The report continues:
The referee (Mr. G. S. Osell of Tipton, Staffs), called for a doctor and three doctors separated themselves from the crowd and were quickly by the player, who was taken on a stretcher to the dressing room.
The Sheffield Daily Telegraph reported that both team’s respective trainers attended Wynne on the pitch accompanied by Dr F and Dr H.L. Willey who had been watching the game in the crowd.
After Wynne had been carried from the field the game continued up until the interval. No sooner had the half-time band started playing, they had to be cut short with the terrible news that Sam was beyond the aid of the doctors who came to his side and he had died after his collapse. The game was abandoned.
Although there were incidents of football players dying due to injuries incurred on the pitch, the circumstances surrounding Sam Wynne’s death were unique.
The Guardian reported on 1st May 1927:
It is true that men like Cropper of Grimsby and Powell of Woolwich Arsenal died after being injured in the course of play and that Robert Benson passed – during a game at Highbury in war time but as far as first class football is concerned the circumstances surrounding the death of Wynne in the arena whilst the match was being played have no parallel.
Initially, there was suspicion surrounding Wynne’s collapse on the field and subsequent death. He was a fit and healthy man of athletic build according to the various reports from those who knew and worked with him. According to Harry Unsworth, a director of Bury FC, he had known Wynne for three years and he had always been a healthy man, in the best physical condition.
However, soon after Wynne had been taken from the field, it was discovered that the football in use during the game had actually burst sometime before his collapse. At the inquest, Mr W.A. Lambert appeared on behalf of Sam’s relatives and questioned witnesses about the game. Mr Lambert was quoted in a report published in The Guardian on 3rd May 1927.
Mr Lambert: During the game did Wynne head the ball?
The Witness: Yes, he was very good at that. He was considered very smart with his head
The initial theory was that Wynne’s death had been caused by a cerebral haemorrhage incurred during his constant heading of the burst football throughout the 38 minutes of play. However, this theory was proven to be false during the inquest.
The post-mortem examination of Wynne’s body discovered that he had been suffering from the early stages of pneumonia. The doctor carrying out the examination also reported that there were no signs of cerebral haemorrhage disproving the initial, ‘burst ball’ theory. The strains of a high-level and physically intense football match had put too much strain on his body and caused his sudden and unexpected death on the Bramall Lane pitch. The official cause of death was given as syncope caused by pneumonia and toxaemia.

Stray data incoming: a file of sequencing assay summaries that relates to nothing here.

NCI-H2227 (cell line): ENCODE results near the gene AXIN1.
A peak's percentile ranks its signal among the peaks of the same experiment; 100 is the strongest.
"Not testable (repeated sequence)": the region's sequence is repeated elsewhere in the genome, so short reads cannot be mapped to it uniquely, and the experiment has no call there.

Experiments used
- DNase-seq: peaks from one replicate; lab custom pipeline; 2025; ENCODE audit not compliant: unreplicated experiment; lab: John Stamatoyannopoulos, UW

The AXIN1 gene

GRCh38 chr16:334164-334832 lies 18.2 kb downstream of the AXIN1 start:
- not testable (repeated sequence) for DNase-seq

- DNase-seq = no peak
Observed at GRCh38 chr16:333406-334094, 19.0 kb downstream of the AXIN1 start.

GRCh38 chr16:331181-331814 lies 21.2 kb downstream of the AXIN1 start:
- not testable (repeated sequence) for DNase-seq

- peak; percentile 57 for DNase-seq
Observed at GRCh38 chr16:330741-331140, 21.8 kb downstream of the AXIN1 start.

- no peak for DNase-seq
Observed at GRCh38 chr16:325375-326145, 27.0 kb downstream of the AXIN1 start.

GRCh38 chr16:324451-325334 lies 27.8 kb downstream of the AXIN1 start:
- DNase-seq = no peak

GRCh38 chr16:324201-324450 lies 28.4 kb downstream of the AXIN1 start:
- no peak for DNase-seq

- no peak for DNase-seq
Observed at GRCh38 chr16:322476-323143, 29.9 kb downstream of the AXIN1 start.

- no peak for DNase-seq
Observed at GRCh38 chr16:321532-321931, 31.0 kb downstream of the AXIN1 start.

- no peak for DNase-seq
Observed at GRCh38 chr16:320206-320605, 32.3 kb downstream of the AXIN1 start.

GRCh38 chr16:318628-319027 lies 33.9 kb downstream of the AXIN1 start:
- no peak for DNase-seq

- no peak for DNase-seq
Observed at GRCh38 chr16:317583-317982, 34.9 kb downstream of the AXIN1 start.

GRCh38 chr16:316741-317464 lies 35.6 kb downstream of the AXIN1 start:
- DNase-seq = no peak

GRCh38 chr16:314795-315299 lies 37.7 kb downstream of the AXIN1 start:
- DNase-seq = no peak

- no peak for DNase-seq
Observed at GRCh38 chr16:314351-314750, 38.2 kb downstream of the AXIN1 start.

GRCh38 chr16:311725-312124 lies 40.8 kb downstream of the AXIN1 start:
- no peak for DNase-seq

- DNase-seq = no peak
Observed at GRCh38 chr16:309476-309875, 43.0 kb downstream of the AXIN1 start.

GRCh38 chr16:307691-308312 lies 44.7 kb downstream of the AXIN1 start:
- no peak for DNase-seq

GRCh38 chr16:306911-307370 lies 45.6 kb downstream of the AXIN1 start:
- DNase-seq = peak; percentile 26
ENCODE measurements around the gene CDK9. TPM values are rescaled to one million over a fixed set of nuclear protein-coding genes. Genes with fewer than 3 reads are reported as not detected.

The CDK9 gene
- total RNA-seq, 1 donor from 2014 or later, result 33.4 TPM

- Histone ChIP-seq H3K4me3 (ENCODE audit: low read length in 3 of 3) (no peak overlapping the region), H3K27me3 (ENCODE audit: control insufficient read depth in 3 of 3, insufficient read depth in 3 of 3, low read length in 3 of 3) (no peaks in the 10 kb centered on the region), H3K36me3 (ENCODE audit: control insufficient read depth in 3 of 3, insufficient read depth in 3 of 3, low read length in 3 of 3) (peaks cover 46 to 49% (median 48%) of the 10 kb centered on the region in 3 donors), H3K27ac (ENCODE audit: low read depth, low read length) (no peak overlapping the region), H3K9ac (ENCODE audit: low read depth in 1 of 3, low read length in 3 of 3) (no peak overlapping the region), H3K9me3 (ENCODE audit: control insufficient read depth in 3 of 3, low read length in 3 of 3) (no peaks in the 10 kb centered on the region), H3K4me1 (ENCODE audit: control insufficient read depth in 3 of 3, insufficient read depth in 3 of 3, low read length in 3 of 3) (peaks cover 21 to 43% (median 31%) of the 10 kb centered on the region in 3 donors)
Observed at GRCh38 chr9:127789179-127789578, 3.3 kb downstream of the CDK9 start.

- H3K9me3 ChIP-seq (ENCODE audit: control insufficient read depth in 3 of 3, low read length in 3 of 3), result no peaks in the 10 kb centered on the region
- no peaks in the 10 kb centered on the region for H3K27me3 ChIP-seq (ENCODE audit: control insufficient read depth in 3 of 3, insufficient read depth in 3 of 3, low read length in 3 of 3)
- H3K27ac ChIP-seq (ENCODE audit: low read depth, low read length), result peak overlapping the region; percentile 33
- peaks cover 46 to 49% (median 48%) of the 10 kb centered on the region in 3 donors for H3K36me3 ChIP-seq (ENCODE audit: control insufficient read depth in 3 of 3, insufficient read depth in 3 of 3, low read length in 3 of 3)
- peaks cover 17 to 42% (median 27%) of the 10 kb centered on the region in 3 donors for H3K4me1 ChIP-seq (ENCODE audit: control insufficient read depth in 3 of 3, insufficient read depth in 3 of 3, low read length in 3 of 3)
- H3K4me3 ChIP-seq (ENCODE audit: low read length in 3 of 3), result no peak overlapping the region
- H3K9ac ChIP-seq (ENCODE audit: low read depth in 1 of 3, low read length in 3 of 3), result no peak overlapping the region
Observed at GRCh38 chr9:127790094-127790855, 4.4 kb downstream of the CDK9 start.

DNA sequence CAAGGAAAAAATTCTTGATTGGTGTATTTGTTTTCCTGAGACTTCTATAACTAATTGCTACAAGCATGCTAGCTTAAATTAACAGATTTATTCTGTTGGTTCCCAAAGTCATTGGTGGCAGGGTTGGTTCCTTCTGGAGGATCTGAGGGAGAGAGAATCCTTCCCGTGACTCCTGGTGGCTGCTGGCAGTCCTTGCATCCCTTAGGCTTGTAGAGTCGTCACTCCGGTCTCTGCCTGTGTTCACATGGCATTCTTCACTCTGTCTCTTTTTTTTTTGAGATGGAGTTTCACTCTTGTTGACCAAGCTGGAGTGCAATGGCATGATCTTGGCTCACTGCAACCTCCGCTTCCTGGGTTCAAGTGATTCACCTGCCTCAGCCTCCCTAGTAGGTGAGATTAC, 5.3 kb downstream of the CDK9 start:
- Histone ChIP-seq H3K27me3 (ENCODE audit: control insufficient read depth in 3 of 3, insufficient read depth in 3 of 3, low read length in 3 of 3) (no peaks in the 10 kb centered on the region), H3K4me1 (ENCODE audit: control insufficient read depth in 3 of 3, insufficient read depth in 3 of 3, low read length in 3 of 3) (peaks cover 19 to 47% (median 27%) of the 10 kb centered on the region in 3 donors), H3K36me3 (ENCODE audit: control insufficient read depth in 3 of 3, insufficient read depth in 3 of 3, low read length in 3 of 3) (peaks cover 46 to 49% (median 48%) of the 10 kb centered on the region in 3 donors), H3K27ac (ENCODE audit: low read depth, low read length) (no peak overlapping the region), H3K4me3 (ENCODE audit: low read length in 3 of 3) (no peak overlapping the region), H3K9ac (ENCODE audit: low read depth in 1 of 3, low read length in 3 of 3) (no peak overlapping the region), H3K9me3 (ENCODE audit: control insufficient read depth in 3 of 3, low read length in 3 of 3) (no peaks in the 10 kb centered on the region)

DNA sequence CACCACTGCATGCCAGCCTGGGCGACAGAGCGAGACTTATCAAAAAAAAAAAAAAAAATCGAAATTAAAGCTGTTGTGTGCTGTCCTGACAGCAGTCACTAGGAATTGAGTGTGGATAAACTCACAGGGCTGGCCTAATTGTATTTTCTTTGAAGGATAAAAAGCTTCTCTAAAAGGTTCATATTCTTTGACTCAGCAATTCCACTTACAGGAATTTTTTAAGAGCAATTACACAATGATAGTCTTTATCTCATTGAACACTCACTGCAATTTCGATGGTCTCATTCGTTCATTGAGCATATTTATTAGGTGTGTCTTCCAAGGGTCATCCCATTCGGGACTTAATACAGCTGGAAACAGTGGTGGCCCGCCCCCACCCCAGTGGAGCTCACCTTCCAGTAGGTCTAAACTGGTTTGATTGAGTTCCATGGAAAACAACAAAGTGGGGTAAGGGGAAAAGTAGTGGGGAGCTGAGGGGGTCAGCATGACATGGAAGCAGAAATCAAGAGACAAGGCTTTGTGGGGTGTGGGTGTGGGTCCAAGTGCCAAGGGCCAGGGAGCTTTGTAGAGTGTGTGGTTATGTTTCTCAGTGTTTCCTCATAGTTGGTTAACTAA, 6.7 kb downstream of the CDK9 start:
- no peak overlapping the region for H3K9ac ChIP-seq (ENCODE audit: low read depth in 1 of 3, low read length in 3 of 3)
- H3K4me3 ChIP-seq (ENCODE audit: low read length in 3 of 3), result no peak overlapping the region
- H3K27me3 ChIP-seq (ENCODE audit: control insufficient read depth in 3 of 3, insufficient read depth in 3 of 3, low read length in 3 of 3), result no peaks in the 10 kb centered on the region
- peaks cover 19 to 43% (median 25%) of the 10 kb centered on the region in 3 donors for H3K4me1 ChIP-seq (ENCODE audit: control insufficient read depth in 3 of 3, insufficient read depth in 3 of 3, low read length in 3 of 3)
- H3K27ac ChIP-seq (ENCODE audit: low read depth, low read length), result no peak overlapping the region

Sam’s widow, Hannah Elizabeth Wynne had filed a compensation claim against Bury FC for £600 under the Workman’s Compensation Act after his unexpected death and by October 1927, 5 months after Sam’s passing, Bury County Court delivered the verdict.
The Guardian reported the verdict on the 11th October 1927, where Judge Spencer Hogg found in favour of Sam’s widow. The Judge stated:
The facts of the case are simple. The deceased was employed by the respondents. In the course of his employment he collapsed and died. His death was due to pneumonia and toxaemia.
The Judge then went on to reference several related cases and how he will judge the case:
I shall therefore adopt the law as laid down in those cases. I therefore ask myself: Was there personal injury to the deceased caused by accident arising out of and in the course of the employment? The answer is in the alternative. The second question is… Was it the disease which killed him, or did the work he was doing help in any material degree? I find the work helped in a material degree.
Although, the Shakers contested the initial compensation claim, the court found in favour of Sam’s widow. Bury FC in collaboration with others raised a fund for Hannah Wynne which would see her procure more compensation than the initial award of £600 and despite Bury FC’s questionable decision to contest the compensation claim, the principles of integrity and common sense won out in the end.
Sam Wynne left a lasting legacy as Bury FC’s record signing during the 1920’s. Not only that he was the first player to score two goals and two own-goals in a single, professional football match, making it into the Guinness Book of Records in 1927. His record was only equalled when Aston Villa’s Chris Nichol scored all four goals in a 2-2 draw with Leicester in 1976. The only difference was Nichol managed all of his goals in open play.
Sam was survived by his widow; Hannah Wynne, his daughter, Gwendoline Wynne and a son, Samuel John Wynne who arrived only 8 weeks after his death in 1927.